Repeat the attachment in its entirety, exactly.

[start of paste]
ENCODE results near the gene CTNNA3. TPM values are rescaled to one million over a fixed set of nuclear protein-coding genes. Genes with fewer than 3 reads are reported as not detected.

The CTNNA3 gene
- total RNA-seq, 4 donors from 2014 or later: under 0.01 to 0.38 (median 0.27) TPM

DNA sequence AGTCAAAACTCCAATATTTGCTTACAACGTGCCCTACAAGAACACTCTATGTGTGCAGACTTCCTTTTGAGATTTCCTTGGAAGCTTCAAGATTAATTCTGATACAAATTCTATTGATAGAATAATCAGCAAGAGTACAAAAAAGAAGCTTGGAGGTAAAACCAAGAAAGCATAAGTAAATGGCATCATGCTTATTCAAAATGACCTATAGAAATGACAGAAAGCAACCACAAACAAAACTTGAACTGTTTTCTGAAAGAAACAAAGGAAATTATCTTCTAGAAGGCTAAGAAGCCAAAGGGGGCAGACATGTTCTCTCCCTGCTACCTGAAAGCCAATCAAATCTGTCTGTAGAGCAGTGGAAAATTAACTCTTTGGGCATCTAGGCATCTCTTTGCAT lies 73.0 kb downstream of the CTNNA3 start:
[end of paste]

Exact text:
ENCODE results near the gene CTNNA3. TPM values are rescaled to one million over a fixed set of nuclear protein-coding genes. Genes with fewer than 3 reads are reported as not detected.

The CTNNA3 gene
- total RNA-seq, 4 donors from 2014 or later: under 0.01 to 0.38 (median 0.27) TPM

DNA sequence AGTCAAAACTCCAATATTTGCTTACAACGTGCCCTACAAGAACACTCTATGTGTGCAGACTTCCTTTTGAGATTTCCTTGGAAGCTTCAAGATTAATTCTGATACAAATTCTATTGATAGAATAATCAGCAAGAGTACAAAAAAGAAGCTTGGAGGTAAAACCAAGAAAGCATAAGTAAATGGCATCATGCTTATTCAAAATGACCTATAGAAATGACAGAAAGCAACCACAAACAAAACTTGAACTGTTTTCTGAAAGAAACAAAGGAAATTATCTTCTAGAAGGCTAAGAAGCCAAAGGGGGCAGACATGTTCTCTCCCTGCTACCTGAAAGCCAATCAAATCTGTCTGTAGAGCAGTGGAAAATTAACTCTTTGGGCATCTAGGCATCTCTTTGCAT lies 73.0 kb downstream of the CTNNA3 start: